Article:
Pharmaceuticals & Biotech.    
SECTOR | 20 Nov 2019
Indian pharma is reeling under US FDA observations and warning letters

Whether it is Lupin, Cadila Healthcare, Aurobindo Pharma, Glenmark, Torrent Pharma, Indoco or others - Indian pharma is struggling with observations and warning letters from the US FDA (Food and Drugs Administration). The FDA is repeatedly finding violations by Indian pharma companies during its inspections in the handling of drugs, maintenance of facilities, manufacturing and storage practices, and so on. In the last month alone, Discover has tracked 30+ instances of companies mentioning FDA observations and warning letters in their filings to exchanges. New drug approvals are usually not given to facilities under warning letters. 

So while the US-China trade war presents opportunities for Indian pharma to take advantage of gaps in US market supply, the industry has not been able to respond effectively. Company approvals have stalled, and warning letters on a single facility have taken a toll. For example, after a warning letter from the US FDA, Cadila discontinued sales from its Moraiya facility and transferring production to its Livia plant. Glenmark's Baddi facility received a warning letter in Q1FY20. Lupin is among the worst hit, with 4 sites that have an OAI (Official Action Indicated) status. 3 of these have a warning letter, which is issued by the FDA when companies do not address the OAI effectively.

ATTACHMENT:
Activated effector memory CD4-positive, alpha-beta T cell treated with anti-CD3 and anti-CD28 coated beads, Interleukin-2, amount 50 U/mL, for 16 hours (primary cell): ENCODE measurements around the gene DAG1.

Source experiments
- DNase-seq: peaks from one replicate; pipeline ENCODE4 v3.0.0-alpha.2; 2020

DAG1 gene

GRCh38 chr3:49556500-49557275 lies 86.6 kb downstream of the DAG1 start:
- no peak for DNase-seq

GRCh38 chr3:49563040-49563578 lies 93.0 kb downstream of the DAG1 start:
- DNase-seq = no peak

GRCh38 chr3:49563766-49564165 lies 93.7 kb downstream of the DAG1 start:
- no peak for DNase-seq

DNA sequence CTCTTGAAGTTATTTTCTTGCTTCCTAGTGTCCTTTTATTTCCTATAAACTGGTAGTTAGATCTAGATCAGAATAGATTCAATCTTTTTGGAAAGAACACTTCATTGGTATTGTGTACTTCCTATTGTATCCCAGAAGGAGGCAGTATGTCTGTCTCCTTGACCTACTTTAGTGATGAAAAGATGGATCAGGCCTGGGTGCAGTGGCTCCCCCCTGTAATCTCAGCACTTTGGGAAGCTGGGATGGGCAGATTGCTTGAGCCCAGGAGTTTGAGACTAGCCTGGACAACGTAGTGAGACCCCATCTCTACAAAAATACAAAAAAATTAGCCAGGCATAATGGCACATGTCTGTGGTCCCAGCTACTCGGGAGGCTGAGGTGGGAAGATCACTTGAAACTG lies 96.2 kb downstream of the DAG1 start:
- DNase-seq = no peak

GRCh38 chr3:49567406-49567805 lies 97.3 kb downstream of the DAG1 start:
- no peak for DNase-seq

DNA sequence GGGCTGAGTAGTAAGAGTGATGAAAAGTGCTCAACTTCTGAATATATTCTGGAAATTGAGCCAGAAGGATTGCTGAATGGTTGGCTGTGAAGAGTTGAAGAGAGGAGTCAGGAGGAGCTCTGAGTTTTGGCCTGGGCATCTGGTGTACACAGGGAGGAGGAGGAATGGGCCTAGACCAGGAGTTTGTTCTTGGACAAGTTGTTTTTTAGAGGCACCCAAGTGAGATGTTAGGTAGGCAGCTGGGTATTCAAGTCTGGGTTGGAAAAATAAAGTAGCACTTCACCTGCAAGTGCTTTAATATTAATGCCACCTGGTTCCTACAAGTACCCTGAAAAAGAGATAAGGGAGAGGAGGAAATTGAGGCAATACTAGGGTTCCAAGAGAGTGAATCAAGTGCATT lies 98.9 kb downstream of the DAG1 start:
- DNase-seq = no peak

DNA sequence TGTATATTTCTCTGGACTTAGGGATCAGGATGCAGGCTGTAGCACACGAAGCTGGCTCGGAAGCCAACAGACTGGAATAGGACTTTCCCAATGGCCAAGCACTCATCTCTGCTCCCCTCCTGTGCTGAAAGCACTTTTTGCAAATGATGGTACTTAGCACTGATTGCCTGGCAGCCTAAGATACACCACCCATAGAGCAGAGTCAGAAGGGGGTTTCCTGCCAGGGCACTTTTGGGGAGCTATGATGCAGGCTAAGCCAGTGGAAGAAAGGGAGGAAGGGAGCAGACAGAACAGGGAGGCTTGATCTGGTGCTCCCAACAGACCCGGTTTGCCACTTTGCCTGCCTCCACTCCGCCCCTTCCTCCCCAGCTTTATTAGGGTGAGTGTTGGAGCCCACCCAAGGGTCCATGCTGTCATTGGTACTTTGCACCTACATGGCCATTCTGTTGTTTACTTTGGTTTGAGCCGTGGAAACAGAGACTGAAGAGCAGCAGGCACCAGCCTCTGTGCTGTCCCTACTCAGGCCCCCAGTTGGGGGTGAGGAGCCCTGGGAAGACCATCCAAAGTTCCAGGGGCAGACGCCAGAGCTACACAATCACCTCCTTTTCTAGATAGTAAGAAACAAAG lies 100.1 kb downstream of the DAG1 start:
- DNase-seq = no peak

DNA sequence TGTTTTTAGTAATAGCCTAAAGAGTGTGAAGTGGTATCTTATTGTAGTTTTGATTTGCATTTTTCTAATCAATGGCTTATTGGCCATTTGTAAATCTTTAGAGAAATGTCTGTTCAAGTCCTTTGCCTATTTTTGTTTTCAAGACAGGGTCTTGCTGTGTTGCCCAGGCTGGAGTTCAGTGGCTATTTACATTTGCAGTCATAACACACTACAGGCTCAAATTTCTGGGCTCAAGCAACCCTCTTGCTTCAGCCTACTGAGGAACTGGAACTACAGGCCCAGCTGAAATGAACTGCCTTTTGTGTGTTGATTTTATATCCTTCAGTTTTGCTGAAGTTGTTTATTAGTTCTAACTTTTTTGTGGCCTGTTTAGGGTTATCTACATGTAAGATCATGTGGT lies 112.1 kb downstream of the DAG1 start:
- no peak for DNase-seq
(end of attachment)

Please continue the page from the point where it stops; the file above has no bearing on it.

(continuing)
Lupin MD Nilesh Gupta points out, "India supplies now close to 45% of what gets consumed in the U.S. in terms of generics." The largest share of market means the largest share of issues. Last year, a significant global recall of certain generics in blood pressure drugs after a US drug company had found the carcinogenic sartan in a Chinese supplier's input ingredients. Sartan can appear during manufacturing if specific processes are not followed. However, while the anxiety around this has subsided, the FDA has since then tightened regulations during inspections, and this along with the lack of expertise Indian companies have in ensuring drug product quality, has driven up observations and warning letters. 

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